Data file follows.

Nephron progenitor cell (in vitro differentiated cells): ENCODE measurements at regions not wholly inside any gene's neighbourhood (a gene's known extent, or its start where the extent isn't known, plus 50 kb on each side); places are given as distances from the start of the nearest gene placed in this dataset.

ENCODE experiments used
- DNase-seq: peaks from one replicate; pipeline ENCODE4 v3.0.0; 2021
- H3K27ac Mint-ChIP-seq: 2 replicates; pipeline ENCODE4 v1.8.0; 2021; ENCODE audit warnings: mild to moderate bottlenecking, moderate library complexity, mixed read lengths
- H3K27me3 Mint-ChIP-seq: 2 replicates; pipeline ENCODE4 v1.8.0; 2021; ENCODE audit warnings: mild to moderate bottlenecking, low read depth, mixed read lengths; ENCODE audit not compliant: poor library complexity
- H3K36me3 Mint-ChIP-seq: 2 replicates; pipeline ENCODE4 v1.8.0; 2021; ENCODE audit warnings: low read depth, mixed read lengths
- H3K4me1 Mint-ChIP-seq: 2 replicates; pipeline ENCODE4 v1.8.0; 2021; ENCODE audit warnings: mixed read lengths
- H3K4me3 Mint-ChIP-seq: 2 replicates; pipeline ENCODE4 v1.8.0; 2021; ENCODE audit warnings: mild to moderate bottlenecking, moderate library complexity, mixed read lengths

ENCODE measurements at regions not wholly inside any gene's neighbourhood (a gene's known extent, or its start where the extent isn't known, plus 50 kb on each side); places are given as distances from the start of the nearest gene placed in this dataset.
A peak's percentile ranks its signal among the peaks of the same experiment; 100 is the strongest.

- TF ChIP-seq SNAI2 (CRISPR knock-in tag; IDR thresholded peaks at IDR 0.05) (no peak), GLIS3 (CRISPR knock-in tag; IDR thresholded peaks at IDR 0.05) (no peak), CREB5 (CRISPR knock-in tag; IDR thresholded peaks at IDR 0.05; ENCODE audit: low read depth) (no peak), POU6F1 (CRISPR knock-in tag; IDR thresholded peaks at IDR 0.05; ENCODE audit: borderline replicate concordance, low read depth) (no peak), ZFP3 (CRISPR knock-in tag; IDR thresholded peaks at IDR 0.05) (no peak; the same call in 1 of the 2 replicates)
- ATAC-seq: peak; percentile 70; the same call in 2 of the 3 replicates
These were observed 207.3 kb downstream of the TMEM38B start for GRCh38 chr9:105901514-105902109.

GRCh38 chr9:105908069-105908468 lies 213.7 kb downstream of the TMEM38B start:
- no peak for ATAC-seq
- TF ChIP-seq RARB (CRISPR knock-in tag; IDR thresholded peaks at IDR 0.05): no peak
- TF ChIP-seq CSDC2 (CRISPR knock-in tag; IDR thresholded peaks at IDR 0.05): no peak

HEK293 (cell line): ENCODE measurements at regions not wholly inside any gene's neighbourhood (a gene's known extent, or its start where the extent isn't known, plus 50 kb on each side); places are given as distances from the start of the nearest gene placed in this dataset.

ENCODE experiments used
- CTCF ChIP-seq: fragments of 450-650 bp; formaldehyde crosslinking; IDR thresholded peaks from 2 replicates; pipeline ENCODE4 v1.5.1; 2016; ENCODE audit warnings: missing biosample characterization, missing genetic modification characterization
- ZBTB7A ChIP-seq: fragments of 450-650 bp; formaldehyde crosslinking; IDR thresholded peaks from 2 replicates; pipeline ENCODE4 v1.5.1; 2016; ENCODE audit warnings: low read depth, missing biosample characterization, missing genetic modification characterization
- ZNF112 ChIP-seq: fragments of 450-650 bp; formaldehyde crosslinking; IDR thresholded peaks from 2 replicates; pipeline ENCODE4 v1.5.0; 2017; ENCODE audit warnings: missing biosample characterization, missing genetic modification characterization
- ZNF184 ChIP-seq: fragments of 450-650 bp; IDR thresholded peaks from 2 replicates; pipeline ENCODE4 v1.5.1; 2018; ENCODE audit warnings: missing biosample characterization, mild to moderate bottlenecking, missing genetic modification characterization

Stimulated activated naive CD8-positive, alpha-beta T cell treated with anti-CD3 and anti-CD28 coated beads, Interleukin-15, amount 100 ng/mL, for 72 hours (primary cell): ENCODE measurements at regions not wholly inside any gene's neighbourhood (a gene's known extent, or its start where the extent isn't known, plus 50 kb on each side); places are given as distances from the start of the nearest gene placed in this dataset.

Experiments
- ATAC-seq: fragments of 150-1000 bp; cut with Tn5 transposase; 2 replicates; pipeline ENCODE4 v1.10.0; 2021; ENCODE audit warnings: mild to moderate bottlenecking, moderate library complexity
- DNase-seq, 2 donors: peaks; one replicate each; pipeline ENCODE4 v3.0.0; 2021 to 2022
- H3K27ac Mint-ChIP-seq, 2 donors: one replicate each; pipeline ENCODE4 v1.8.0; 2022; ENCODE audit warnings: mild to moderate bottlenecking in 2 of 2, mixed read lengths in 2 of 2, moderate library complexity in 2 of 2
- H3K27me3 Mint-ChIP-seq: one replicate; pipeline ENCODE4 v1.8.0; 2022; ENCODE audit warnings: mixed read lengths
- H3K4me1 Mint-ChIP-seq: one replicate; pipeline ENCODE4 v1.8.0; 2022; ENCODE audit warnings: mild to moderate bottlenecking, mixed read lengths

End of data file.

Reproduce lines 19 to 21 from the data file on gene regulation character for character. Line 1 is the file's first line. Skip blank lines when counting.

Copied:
ENCODE experiments used
- CTCF ChIP-seq: fragments of 450-650 bp; formaldehyde crosslinking; IDR thresholded peaks from 2 replicates; pipeline ENCODE4 v1.5.1; 2016; ENCODE audit warnings: missing biosample characterization, missing genetic modification characterization
- ZBTB7A ChIP-seq: fragments of 450-650 bp; formaldehyde crosslinking; IDR thresholded peaks from 2 replicates; pipeline ENCODE4 v1.5.1; 2016; ENCODE audit warnings: low read depth, missing biosample characterization, missing genetic modification characterization